Ukraine protest
Demonstrators protest in support of Ukraine, in Times Square New York, on February 24, 2022. - Russian President Vladimir Putin launched a full-scale invasion of Ukraine on Thursday, unleashing air strikes and ordering ground troops across the border in fighting that Ukrainian authorities said left dozens of people dead. KENA BETANCUR / AFP/Getty Images

To hide its crimes, the Kremlin is painting a picture of demonic, "nationalist" Ukrainians. But Ukraine is not about wild nationalists hating Russia. It is about a deep, historic political culture in which freedoms are essential and tyrannical rule is unacceptable. Ukrainians are now united in opposing Russian aggression, regardless of whether they speak Ukrainian or Russian. Today, it is naïve to think that a Russian speaker would necessarily support Russia's control over Ukraine; even in the mostly Russian-speaking regions of Eastern and Southern Ukraine, an idea of common Ukrainian political identity based upon the idea of rights has grown in strength and marginalized the imperial idea of a "Russian world."

We need to look beyond the rhetoric, and focus on the reality. Russia does not care about NATO expansion; it cares about its own expansion. It doesn't want to stop NATO enlargement; it wants NATO not to stop Russia's own enlargement. Russia is the last tyrannical empire in Europe, and is desperate to reverse republican and democratic traditions in European—and Ukrainian—politics.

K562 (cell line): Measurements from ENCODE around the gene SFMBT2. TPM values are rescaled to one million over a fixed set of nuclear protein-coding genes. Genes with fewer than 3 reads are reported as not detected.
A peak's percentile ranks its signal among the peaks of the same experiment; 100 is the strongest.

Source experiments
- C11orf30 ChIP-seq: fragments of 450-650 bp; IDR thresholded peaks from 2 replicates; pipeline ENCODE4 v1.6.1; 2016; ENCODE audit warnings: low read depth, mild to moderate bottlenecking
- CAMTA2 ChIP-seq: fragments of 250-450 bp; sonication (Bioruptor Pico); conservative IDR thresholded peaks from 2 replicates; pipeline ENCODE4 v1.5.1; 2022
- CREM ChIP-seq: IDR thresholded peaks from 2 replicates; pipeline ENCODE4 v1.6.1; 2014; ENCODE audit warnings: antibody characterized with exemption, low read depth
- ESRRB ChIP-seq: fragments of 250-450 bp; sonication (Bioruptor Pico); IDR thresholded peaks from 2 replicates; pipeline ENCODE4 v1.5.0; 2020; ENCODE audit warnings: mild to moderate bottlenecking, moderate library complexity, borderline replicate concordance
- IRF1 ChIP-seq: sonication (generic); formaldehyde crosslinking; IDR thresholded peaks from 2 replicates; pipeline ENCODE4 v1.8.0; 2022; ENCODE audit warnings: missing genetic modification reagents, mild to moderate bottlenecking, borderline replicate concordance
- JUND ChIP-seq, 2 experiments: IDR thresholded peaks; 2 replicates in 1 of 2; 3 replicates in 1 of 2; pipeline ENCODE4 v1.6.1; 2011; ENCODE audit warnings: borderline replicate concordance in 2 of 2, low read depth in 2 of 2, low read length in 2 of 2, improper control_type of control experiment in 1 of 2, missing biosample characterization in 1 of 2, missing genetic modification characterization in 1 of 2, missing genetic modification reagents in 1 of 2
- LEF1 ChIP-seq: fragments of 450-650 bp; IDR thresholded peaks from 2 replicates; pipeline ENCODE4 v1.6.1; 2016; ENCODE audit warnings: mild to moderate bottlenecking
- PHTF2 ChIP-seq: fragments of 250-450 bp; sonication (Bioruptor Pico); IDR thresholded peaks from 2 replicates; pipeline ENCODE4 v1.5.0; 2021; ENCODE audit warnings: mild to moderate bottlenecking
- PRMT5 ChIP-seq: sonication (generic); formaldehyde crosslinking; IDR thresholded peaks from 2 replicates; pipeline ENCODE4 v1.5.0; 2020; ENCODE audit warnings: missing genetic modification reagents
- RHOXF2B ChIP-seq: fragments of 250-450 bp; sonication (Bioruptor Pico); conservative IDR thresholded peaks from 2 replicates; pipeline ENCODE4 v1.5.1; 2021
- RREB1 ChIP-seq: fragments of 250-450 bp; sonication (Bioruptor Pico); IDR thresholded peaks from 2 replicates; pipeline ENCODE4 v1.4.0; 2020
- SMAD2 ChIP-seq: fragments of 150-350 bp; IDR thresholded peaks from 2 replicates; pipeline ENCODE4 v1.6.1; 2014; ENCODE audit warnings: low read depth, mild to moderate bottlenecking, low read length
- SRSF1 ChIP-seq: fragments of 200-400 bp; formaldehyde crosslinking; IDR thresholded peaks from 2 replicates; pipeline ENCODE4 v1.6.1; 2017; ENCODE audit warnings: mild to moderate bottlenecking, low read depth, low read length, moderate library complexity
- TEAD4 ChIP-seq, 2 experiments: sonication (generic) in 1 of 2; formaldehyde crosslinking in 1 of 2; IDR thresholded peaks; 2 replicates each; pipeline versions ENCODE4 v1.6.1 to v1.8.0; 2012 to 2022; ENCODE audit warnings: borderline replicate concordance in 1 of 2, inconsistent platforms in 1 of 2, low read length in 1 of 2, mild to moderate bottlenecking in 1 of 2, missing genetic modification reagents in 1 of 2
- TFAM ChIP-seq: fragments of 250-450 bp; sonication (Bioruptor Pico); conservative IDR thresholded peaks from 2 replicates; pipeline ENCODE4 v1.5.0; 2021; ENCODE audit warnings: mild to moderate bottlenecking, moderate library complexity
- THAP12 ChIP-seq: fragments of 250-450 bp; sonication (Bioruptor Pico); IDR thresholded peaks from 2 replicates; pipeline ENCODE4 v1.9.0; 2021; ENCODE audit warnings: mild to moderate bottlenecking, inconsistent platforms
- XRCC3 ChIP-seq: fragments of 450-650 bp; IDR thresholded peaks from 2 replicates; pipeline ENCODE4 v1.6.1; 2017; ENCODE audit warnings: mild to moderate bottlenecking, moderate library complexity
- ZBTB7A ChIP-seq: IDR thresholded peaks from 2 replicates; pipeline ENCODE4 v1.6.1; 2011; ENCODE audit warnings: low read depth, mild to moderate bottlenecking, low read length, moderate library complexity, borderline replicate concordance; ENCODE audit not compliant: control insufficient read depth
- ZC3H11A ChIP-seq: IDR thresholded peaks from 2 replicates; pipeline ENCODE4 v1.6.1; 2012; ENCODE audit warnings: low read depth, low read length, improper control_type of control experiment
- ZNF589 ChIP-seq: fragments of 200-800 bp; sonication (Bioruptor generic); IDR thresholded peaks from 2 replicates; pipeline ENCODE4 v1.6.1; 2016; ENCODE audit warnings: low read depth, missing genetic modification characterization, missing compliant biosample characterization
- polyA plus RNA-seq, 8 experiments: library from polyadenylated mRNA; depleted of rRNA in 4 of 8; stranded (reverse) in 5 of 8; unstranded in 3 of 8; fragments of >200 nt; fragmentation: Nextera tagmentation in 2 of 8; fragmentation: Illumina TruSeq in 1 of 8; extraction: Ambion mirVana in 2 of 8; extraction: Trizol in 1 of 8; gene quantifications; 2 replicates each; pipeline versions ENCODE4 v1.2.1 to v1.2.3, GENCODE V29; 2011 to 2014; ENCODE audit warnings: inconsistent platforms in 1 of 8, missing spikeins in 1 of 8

Western countries should stay firm on Russia. The first round of sanctions imposed against Putin's regime for recognizing the "independence" of Russia-backed "republics" in the occupied territories of Eastern Ukraine was a step in the right direction. As was the commitment to freeze the certification of the controversial Nord Stream 2 pipeline.

But what now, given Putin's declaration of war? First of all, tough sanctions need to be applied to key sectors of Russian economy, including energy, banking and defense. Putin friends' assets should be frozen all across the Western world, and the rounds of sanctions should be regular, targeting more and more individuals and assets every month, to increase pressure on Russian elites.

EU countries, the U.S. and other allies should also conclude bilateral common defense agreements with Ukraine and create a framework for Ukraine's security. A no-fly zone over the Ukrainian territory should be ensured to hamper the Russian army taking advantage in the air during its invasion. They should continue to offer Ukraine military aid to enhance its defense capabilities, as well as economic support to safeguard its economy—and its people—from the effects of the military crisis. This economic support should be provided on condition of further reforms in Ukraine, primarily in the judiciary and anti-corruption sector.

Ukraine will not back down in this existential fight, but the world needs to step up today to help the country defend itself—and defend democracy in our world. Tomorrow, it may be too late.

Dr. Volodymyr Yermolenko is a Ukrainian philosopher and journalist. Board member of International Renaissance Foundation. Analytics director at Internews Ukraine, chief editor of, associate professor at Kyiv-Mohyla academy, award-winning book writer.

The views expressed in this article are the writer's own.